Wed, 2 Sep 2009 13:00:27 +0100
Frank Mittelbach wrote:
> perhaps it is time to step back and ask ourselves for whom the interface is
> intended and how is group of people is best served?
> Let's start with the user: in my terminology we are at layer 2, so people
> writing templates would be people who get (conceptually at leat) instructions
> from a designer as in "I need a template for headings with the following
> typographical features and the following things that can vary ... in real life
> of course the designer might not know how to express his/her need in technical
> terms so the person would need several attempts to get to the final template
> So from that perspective a formalism focussing on the implementation side (as
> in template-alt) would be fine. After all a designer who wants to use the
> temple to produce a document class (ie work on layer 1) or modify one would
> not bother with that level but look at the template documentation that has all
> the details he/she needs.
> well ... truth is that we will find that this documentation often not exist,
> don't we know that all? so those people would end up looking at the templates
> directly when writing their instances and even if they may not look very deep
> into the implementation of the template they take use the spec to build the
> instances. And that's why I thought that this spec should be directly helpful
> to the task and if possible should easily convey the template possibilities.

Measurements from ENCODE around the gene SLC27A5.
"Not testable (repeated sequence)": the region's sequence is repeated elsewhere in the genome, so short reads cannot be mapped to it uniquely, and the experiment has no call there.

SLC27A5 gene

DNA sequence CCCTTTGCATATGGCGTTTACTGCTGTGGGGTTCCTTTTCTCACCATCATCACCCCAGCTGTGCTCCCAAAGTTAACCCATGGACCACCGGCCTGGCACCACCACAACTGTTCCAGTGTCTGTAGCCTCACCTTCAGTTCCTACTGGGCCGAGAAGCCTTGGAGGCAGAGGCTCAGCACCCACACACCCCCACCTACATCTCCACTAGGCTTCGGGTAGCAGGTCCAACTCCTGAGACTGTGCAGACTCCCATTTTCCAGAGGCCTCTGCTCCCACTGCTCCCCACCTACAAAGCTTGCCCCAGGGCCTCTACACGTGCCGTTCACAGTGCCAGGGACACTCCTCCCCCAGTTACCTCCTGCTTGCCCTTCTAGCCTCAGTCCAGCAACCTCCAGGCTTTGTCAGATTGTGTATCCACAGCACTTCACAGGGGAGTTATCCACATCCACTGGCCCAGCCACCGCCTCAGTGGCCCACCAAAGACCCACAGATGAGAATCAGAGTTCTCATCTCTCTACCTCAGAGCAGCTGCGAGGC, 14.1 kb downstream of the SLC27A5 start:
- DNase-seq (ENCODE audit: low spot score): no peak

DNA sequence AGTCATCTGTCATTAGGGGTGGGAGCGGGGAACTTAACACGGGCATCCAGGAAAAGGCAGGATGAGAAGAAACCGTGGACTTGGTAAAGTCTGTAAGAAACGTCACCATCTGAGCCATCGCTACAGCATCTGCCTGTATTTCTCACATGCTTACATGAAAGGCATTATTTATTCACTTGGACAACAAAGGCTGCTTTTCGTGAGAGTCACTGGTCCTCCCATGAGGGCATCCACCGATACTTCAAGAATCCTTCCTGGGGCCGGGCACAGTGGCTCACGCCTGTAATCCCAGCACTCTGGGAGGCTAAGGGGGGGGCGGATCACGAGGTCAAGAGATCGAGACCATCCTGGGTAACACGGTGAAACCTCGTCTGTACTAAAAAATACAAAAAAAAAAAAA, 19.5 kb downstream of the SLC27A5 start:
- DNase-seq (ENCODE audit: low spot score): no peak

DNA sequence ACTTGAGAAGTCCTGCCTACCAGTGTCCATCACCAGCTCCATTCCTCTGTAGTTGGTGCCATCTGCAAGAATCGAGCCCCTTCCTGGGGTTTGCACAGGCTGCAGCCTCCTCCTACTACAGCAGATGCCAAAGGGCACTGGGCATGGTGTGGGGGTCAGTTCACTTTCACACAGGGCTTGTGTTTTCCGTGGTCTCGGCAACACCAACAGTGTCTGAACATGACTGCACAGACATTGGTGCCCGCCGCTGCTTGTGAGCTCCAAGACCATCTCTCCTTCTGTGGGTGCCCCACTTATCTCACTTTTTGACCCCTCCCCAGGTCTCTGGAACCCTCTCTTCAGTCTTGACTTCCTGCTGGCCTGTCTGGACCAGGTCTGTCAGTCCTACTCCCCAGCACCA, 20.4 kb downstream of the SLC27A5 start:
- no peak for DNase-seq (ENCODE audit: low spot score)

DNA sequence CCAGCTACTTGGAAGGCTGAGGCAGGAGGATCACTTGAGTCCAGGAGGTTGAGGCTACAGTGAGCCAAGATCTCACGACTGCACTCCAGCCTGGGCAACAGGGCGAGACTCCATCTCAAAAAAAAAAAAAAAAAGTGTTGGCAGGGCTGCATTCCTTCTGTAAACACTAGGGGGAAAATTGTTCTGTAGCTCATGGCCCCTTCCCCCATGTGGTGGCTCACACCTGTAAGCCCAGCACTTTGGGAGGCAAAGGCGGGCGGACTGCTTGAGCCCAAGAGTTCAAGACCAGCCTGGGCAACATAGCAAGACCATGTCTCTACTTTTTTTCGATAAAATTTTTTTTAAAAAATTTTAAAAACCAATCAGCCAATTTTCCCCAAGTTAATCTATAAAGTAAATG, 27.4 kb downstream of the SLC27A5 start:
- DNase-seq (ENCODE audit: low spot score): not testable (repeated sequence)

> that needs two things: good key names, which you can't enforce but only hope
> for, and an easy way to grasp the nature of the key and probably the default
> it will produce if not set.
I've been thinking about this some more. The broad thrust of the
argument above is that when using templates (with \DeclareInstance, for
example) the only details about the template that should be needed by
the "designer" is what type of argument and default each key takes. This
can be achieved by documentation, but the thinking is that in reality
many people will simply look at the template declaration to find this
information (whether the documentation is good or not). So the aim of
the current template implementation is to enable someone to read the
template definition and extract information on how to use it without
needing to worry about the implementation.
While LaTeX3 is supposed to be more structured and better documented
than LaTeX2e, I think Frank is probably right that many people will find
it convenient to look at the template declaration to pick up how to use
it. If we accept that, then the current template definition interface
makes a lot of sense. (I would stand by the idea of avoiding
single-letter descriptions of keys under this regime: something like
"\function 2" or "\length" looks clearer to me than "f2" or "l".)